If the DOJ devoted even a fraction of the time they have spent complaining about their purported need for more information to instead reviewing the information they have already been provided, then this trial could unquestionably proceed without further delay.  Instead, the very same DOJ that purports to revere and protect the Voting Rights Act is employing a litigation strategy that exacerbates the law's constitutional problems by improperly denying Texas' ability to implement a law that States like Kansas and Pennsylvania can implement without intrusion by the federal government--and that the U.S. Supreme Court already found to be constitutional in Indiana.

Original story:

In another blow to advocates of Texas’ voter ID law, a federal district court ruled today that the law will probably not be in place by the November general election unless the state turns over requested documents by Wednesday.

The law requires that voters furnish photo identification before casting a ballot. 

The U.S. Department of Justice — which Texas Attorney General Greg Abbott’s office is suing after it declined to approve the measure — is accusing the state of stalling the delivery of key data the federal government says is necessary for the trial.

Late last month, DOJ asked the district court in Washington, D.C., that will hear the case to postpone the trial. It is scheduled to start July 9. In an order issued today, the court said that Texas has not acted with a sense of urgency.

“Rather than engaging in expedited discovery consistent with its stated goal, Texas has taken steps that can only be interpreted as having the aim of delaying Defendants’ ability to receive and analyze data and documents in a timely fashion,” the court stated. “Texas has repeatedly ignored or violated directives and orders of this Court that were designed to expedite discovery, and Texas has failed to produce in a timely manner key documents that Defendants need to prepare their defense.”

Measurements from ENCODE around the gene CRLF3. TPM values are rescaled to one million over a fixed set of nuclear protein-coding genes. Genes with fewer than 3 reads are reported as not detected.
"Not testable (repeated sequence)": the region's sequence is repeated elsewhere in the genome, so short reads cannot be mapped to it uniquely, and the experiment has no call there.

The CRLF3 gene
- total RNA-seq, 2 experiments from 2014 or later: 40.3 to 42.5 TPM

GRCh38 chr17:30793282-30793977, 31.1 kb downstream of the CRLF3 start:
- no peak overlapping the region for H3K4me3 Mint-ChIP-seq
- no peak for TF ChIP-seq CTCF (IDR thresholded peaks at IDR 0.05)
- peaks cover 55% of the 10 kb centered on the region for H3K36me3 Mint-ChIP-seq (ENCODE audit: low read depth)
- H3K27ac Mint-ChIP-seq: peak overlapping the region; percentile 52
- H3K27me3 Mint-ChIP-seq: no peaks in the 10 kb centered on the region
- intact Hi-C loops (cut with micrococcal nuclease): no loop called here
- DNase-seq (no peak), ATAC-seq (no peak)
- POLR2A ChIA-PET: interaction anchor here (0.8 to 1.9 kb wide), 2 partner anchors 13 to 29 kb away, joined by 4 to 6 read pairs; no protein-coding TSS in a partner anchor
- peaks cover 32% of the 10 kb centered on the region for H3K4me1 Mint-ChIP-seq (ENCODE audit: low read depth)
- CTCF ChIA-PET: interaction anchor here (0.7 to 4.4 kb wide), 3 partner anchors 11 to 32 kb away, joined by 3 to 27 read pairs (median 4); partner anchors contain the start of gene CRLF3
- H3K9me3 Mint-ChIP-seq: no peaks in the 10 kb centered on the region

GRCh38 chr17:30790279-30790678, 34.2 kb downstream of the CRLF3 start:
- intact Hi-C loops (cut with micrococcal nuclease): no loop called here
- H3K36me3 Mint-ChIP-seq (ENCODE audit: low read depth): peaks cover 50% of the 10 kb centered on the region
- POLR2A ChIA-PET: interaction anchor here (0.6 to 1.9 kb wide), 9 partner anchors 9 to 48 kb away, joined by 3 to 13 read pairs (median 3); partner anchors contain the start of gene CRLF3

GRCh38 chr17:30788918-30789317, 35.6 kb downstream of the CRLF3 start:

The court gave the state one final chance today, with very specific conditions, to turn over the information the Department of Justice is seeking. The department is specifically asking for databases and voter information it says will prove the voter ID measure will have a “disparate and retrogressive” impact on minority voters.

“If any of these deadlines or conditions cannot or will not be met, then the delays or ancillary litigation that will result will either make a July 9 trial impossible at all, or impossible without undue and manifest prejudice to the United States and Defendant-Intervenors,” the order instructs.

The state must turn over to the government by Wednesday proof that it has discussed this month's deadlines with document custodians, technology staff, legal and administrative staff and prove that it can meet every subsequent trial deadline. 

Additionally, the state must produce legislators that have been subpoenaed, something Abbott tried to block last month.

The department argued that it should be allowed to “depose those legislators believed to have had the most active role in drafting, introducing, and advocating for SB 14.”

The Texas Democratic Party said today’s order makes it is obvious the state has something to hide.

“The Court is getting tired of the State’s games on voter ID. The State of Texas continues to drag its feet and hide information on the effects of their voter suppression legislation,” said Democratic Party spokeswoman Rebecca Acuña.